Nihilism as a philosophical concept is lacking in belief in some of the facets of life that are believed to be the most meaningful. Existential nihilism, the core principles of which were made popular through the works of Friedrich Nietzsche, takes this one step farther and maintains a disbelief in the significance of any one individual or the entire human race as a whole. This theory posits that life has no inherent value or meaning; humans, individually or collectively, have no purpose and thus are unlikely to ever really exhibit change. This position has existed in western civilizations from the onset; it can be traced back to some of the earliest philosophers in one form or another, and it is seen in the writings of some of the greatest authors in history, including William Shakespeare’s play, Macbeth.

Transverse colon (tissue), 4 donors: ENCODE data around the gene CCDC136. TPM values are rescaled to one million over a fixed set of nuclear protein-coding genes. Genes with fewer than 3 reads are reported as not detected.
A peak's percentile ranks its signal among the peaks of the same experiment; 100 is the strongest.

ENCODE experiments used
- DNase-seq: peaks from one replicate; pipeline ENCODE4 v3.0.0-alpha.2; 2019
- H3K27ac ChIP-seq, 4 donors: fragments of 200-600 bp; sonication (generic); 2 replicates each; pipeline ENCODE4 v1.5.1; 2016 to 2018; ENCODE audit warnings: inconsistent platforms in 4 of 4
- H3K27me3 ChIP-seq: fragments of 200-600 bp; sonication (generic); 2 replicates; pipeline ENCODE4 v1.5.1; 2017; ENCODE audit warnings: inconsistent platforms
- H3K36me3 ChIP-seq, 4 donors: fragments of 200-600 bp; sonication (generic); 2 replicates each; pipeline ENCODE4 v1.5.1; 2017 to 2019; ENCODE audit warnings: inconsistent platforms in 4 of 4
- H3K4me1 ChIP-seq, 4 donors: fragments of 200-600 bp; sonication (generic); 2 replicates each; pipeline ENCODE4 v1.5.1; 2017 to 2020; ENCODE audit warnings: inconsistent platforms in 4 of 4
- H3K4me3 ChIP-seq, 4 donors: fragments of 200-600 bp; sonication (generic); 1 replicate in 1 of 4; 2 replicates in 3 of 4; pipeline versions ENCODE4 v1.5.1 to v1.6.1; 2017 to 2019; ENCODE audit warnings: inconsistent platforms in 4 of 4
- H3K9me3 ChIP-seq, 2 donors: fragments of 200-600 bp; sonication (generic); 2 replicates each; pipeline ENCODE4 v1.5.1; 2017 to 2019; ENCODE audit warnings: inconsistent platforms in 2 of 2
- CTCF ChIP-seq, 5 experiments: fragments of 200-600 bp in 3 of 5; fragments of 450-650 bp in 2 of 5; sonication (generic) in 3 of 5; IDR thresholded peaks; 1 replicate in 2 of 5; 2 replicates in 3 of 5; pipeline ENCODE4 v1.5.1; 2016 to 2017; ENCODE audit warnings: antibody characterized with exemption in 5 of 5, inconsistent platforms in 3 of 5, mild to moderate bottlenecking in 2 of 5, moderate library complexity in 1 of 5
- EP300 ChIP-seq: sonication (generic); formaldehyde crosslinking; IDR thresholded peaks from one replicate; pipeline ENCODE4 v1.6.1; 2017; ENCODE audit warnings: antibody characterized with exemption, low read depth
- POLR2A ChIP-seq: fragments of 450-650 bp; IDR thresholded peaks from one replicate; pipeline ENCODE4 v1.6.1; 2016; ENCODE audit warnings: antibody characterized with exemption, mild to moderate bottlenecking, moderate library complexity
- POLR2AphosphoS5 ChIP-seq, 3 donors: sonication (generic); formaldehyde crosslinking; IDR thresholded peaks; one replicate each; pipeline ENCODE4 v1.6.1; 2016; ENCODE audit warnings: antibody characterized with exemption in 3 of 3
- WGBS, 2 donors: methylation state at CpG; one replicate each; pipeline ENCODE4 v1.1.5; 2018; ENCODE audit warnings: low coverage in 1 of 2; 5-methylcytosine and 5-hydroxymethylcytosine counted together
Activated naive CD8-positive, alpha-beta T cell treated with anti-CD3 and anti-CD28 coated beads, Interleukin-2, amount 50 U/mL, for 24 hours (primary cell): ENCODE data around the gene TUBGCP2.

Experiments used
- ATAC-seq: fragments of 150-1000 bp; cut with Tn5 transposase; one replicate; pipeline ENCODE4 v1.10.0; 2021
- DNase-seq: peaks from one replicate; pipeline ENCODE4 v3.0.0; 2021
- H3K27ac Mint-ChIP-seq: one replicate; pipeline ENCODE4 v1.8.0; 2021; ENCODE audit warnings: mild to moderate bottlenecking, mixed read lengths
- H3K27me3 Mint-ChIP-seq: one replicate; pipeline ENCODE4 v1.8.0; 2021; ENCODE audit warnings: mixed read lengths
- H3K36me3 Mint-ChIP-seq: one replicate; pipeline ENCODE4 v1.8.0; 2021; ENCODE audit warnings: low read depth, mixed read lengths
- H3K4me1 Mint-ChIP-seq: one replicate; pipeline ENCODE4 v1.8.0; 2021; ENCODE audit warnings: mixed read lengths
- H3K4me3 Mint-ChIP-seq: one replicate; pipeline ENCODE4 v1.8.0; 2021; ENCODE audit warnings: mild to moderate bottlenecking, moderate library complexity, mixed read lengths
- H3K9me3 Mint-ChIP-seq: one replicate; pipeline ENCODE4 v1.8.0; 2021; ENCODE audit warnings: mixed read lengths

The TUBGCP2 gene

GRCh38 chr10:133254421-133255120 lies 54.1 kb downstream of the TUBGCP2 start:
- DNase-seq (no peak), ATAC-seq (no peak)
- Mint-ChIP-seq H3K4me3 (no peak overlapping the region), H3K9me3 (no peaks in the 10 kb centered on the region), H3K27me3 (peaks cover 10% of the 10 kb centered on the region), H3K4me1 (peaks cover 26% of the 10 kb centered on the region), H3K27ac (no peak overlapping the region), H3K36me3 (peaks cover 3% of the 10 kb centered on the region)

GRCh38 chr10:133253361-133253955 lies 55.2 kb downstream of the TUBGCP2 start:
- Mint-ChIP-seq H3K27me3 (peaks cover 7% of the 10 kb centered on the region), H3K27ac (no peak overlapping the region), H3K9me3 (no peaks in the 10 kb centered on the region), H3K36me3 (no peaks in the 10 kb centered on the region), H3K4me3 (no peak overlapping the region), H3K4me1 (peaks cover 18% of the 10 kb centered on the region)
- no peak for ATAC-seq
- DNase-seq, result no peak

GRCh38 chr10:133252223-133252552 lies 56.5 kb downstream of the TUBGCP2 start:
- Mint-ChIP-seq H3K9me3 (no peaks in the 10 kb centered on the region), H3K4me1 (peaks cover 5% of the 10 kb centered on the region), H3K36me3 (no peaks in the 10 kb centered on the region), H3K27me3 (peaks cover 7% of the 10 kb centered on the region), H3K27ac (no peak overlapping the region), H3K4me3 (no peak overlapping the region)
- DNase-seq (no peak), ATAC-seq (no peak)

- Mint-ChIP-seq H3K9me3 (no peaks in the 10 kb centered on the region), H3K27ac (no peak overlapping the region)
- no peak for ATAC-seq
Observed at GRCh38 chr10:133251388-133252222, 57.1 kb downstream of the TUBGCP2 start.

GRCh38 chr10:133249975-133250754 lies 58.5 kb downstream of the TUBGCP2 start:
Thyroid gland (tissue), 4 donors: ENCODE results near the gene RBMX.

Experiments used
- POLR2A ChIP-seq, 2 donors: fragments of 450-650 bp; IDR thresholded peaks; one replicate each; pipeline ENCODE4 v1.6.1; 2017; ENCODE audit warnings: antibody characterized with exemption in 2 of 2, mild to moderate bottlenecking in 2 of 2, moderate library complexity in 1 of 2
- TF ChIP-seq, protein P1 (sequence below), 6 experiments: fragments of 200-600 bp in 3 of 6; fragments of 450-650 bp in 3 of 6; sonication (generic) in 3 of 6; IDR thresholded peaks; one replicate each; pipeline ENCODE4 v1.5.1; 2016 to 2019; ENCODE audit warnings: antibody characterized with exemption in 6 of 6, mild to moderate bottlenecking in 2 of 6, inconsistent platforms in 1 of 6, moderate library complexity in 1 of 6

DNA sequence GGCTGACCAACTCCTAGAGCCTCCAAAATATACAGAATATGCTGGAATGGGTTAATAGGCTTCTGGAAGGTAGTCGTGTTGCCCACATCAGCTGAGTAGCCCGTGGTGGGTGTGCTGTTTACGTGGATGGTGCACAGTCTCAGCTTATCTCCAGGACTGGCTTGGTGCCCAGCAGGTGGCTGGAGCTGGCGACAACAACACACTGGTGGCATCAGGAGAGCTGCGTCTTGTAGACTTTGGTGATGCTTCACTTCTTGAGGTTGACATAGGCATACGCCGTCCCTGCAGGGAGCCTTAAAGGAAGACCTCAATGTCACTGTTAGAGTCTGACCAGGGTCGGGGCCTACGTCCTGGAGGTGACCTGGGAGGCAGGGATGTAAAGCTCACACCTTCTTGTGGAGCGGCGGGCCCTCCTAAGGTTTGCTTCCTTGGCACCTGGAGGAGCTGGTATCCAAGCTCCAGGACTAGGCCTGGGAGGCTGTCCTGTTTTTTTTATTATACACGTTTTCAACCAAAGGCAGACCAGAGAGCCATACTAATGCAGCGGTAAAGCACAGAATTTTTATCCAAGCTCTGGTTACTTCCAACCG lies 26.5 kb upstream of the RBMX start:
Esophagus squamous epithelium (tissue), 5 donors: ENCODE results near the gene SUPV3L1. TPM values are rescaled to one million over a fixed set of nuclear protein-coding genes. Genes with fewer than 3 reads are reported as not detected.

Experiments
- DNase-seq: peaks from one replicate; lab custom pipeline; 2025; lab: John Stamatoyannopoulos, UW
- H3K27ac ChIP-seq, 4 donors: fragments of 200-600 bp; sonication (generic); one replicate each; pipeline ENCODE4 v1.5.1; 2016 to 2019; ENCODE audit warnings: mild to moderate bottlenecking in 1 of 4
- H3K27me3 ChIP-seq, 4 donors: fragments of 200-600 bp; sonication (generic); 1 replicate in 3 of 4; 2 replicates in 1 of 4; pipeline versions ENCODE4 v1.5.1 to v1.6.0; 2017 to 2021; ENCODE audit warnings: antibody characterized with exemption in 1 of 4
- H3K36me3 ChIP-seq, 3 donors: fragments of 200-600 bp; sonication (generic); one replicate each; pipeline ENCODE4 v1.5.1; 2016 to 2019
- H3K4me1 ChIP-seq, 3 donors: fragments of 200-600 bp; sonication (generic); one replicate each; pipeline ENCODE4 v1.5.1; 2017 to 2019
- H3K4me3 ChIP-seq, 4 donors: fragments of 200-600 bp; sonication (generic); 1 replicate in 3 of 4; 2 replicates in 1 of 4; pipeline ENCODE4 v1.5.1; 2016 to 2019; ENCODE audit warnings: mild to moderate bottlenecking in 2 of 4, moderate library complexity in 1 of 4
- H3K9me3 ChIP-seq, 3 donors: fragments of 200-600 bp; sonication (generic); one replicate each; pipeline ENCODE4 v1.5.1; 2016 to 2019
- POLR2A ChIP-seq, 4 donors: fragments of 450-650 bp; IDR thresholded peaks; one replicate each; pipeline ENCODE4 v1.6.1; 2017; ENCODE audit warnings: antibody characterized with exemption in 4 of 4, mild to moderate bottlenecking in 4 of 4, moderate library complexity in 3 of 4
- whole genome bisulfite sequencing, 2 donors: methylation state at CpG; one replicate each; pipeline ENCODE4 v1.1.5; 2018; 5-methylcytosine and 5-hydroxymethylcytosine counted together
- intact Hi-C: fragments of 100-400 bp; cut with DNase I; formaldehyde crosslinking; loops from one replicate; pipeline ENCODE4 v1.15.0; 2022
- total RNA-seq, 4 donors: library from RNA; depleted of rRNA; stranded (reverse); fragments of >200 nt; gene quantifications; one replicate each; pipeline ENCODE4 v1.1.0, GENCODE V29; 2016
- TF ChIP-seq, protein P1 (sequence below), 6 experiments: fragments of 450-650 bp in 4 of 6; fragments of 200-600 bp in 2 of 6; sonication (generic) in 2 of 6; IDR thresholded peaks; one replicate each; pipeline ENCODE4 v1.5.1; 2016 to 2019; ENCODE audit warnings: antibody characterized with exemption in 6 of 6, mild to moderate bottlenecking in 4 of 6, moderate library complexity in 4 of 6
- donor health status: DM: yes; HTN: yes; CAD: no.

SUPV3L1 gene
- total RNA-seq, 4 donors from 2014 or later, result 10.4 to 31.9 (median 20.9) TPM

Existential nihilism also holds true the idea that man can never fully understand the “why” of any aspect of life. As a result, man is forced to create his own meaning, all of which is, essentially, meaningless. Anything man thinks or feels is merely in response to something else; free will to create one’s own thoughts and feelings is inherently denied, thus depriving man the ability to create any true meaning to life. Any meaning found in religion or philosophy are also equally meaningless, as these are only created in response to the fear man feels of death and an end of his existence. Life, in essence, has no meaning; existential nihilists believe that individuals claiming to understand the meaning of life are being utterly dishonest with themselves and their existence.